Students and faculty in USC’s River Landing Collective have been furiously planning how to revamp the Los Angeles River with lush, effective green space.
But now they’re eyeing a different kind of green, The collective is among the top 10 in the running to win a $100,000 grant from LA2050, an organization that works to shape the future of Los Angeles.
The River Landing Collective, which is composed of USC architecture students and faculty, has created a prototype of a park they hope represents the future of the Los Angeles River. With the $100,000 grant, the group would fund the installation of a temporary park along concrete channel on the river in Elysian Valley.
Adjunct Assistant Professor of Landscape Architecture Alexander Robinson, who led the group of students in developing the project, said the prototype will serve as a model for future parks at the L.A. River. All combined, the usable space along the river is almost enough to match the size of Central Park in New York City.
“We want to generate a lot of excitement about the river and help people develop high expectations of how it should be and how it could be a part of their lives in the future,” Robinson said.
One of 279 submissions received in the contest, the River Landing Collective made it into the top 10 by earning enough votes on Facebook. Jean Yang, a graduate architecture student involved in the project, said the group secured their ranking by utilizing various social networks.
“The last stage was focusing on getting out the vote,” Yang said. “[Robinson] mobilized us to get on Facebook, Twitter, etc. and encourage people to vote for the River Landing project.”
The River Landing Collective argues that the project benefits the city by providing it with more park space and encouraging residents to develop a relationship with the river.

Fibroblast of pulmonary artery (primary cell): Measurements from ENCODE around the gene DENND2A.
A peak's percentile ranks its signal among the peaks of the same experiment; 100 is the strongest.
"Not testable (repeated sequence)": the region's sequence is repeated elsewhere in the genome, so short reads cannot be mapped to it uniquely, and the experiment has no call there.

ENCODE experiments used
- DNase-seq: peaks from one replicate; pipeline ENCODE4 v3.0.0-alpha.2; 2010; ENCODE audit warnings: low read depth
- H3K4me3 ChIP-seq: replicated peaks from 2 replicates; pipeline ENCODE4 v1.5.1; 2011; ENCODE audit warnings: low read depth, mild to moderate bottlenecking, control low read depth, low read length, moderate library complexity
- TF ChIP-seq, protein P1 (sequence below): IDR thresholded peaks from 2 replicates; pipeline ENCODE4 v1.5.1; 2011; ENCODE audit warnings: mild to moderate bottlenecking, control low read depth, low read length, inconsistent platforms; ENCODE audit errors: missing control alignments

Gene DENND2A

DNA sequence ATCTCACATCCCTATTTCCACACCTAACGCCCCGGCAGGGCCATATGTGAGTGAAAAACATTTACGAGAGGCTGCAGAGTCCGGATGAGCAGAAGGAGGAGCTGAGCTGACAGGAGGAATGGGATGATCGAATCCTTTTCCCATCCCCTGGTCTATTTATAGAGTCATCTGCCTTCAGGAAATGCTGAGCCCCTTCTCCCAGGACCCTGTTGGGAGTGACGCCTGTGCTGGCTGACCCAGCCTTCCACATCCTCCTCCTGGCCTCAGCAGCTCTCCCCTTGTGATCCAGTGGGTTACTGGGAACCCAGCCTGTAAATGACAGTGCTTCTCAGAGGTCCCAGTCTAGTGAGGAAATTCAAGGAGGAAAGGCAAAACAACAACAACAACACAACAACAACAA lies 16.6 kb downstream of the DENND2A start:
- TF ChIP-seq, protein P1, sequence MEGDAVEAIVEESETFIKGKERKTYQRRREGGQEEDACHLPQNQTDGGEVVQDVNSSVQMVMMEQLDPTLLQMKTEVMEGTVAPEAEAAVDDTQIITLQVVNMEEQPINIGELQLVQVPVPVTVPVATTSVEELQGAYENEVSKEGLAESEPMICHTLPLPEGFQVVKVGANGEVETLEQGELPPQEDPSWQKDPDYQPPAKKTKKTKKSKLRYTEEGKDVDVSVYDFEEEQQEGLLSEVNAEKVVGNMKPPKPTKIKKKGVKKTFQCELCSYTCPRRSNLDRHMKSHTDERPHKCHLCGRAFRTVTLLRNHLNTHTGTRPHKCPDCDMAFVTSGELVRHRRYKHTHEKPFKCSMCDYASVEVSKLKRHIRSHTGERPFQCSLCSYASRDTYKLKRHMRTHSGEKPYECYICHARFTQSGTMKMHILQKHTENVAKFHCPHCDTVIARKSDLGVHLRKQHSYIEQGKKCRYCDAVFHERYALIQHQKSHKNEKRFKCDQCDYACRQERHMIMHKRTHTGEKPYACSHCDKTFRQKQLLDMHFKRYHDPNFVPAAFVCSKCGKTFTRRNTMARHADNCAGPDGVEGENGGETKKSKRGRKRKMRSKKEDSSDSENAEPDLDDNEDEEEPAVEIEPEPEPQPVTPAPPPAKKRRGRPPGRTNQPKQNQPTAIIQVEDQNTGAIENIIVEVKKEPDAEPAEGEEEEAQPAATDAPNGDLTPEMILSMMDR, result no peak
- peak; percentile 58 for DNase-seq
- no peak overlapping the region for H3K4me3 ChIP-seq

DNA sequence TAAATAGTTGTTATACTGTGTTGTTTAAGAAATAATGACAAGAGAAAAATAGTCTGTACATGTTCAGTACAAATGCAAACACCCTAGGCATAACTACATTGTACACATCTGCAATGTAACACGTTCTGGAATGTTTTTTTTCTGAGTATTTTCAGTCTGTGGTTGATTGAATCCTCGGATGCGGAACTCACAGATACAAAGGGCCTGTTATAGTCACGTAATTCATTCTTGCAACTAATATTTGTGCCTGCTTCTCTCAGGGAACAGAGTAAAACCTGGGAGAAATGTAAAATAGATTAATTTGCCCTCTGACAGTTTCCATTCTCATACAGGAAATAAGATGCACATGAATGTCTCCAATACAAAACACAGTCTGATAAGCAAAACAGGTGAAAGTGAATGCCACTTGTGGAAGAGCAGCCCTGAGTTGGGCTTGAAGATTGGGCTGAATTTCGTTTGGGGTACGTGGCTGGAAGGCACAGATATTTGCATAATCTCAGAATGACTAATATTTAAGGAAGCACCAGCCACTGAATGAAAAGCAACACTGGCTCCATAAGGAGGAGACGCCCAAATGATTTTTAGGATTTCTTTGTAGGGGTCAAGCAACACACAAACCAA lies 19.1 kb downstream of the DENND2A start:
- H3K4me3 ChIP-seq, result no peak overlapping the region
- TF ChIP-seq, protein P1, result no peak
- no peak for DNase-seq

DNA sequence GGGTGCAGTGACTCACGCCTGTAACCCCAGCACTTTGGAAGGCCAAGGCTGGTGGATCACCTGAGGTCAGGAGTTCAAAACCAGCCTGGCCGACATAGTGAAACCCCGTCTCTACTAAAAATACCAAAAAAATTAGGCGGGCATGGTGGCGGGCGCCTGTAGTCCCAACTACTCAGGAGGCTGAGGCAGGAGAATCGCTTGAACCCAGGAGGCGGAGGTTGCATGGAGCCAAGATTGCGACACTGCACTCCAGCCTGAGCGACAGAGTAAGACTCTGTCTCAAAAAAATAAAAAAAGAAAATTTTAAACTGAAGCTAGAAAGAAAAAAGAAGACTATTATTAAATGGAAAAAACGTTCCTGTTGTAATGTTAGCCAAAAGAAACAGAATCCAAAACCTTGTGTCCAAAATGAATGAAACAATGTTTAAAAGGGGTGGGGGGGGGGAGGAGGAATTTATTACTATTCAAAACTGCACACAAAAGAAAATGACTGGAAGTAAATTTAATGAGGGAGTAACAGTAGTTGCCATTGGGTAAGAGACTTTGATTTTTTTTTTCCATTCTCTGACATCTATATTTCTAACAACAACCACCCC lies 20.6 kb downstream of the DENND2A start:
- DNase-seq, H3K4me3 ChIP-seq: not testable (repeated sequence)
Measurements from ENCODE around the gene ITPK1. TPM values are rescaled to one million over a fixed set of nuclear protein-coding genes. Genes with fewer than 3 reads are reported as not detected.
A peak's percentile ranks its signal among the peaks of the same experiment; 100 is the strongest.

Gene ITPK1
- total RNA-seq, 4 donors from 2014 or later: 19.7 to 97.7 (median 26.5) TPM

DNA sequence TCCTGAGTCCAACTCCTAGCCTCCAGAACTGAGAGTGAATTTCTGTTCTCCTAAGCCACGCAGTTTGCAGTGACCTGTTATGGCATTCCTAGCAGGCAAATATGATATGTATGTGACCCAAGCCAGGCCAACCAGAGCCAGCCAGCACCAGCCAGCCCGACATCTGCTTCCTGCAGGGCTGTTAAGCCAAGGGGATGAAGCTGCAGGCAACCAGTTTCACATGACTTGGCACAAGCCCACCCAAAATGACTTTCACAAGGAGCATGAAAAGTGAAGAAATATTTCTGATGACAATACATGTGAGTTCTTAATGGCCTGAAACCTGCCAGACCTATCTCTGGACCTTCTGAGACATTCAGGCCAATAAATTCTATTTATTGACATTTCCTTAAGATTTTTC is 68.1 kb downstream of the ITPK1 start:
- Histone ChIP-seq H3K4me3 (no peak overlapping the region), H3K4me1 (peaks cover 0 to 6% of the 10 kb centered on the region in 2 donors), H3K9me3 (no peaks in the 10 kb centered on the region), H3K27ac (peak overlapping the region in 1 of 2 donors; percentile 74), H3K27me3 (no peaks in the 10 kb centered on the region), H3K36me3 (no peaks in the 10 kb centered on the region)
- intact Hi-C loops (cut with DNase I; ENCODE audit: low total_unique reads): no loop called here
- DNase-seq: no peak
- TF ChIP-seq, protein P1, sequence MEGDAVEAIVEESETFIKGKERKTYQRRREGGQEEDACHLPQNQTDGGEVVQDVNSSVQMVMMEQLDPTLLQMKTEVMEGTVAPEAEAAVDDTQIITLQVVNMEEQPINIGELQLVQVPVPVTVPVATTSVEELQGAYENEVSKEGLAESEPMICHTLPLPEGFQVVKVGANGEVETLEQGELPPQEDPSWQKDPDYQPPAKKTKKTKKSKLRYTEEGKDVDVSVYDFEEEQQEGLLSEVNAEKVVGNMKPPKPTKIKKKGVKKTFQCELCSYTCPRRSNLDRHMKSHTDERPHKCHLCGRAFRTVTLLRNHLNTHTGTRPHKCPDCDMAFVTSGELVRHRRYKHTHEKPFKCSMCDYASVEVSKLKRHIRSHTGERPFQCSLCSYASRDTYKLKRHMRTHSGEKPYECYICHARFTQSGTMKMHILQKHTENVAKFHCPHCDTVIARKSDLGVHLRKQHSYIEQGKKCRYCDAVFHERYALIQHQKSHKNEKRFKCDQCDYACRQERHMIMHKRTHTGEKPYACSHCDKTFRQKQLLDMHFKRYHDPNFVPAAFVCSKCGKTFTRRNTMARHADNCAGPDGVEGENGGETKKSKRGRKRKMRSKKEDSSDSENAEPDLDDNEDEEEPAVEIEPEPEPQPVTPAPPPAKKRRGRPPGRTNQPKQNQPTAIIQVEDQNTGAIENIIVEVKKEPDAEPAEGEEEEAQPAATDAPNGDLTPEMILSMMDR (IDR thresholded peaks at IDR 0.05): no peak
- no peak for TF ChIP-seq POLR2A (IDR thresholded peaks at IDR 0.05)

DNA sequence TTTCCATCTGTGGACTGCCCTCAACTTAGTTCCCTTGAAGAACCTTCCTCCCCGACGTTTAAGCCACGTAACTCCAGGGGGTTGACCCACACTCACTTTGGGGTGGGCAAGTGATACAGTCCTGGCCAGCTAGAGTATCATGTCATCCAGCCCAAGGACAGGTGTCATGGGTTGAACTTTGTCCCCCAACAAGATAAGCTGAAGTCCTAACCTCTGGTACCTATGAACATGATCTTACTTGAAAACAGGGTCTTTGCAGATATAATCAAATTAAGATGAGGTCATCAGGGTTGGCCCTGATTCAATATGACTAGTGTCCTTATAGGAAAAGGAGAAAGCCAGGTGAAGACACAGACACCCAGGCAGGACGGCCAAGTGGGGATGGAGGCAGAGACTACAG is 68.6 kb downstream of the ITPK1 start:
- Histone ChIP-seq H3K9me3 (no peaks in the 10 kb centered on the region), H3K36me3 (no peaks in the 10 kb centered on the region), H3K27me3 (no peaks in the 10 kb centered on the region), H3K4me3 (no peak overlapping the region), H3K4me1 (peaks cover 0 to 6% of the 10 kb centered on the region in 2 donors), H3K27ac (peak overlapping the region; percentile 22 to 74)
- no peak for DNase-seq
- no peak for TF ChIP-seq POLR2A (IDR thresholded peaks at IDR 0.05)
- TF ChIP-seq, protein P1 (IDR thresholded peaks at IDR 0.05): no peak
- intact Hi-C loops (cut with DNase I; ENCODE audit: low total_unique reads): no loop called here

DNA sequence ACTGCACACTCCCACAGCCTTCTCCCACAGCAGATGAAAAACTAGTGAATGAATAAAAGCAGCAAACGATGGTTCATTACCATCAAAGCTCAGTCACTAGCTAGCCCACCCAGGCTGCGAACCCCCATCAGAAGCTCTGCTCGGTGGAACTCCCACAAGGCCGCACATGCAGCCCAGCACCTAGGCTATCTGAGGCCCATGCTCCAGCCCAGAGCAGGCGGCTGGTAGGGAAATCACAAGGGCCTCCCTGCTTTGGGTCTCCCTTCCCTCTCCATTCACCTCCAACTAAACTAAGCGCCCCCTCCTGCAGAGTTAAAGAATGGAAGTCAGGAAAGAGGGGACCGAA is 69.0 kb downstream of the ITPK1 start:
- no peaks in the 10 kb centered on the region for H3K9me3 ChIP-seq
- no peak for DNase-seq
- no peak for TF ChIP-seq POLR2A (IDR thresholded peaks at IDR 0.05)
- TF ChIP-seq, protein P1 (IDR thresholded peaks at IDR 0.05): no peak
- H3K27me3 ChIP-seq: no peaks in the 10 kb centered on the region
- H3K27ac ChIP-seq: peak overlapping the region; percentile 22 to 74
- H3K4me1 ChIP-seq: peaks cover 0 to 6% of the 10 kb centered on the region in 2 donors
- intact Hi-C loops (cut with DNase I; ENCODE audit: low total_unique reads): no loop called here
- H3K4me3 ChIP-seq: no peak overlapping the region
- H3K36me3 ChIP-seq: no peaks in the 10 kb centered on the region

“The idea is that eventually everyone has these summer parks,” Robinson said. “I think it’s important that we start to develop a more meaningful and colorful relationship to the river.”
Because of legal reasons, however, the park may be a long way off.
The group’s first step will be to acquire a standard film permit from the city in order to make a short film about its park prototype over the summer season. With the money from the grant, the group would construct a temporary park for one weekend and make a film about the build.
Robinson said he hopes to cast both students and residents of the local community in the film, which will be used to promote city and residential support for the project.
“The film would be about building this park landing and using it and imagining what it would be like to have a park here,” Robinson said.
Even if the collective does not earn the grant, Robinson said he hopes that the idea will continue to inspire students.
“If we don’t get the grant, I think it will still take on another form and continue because there is so much interest in it,” Robinson said. “We obviously wouldn’t be able to do anything close to what we had in mind, but we would re-assess it.”
The winner of the grant will be announced no later than May 8.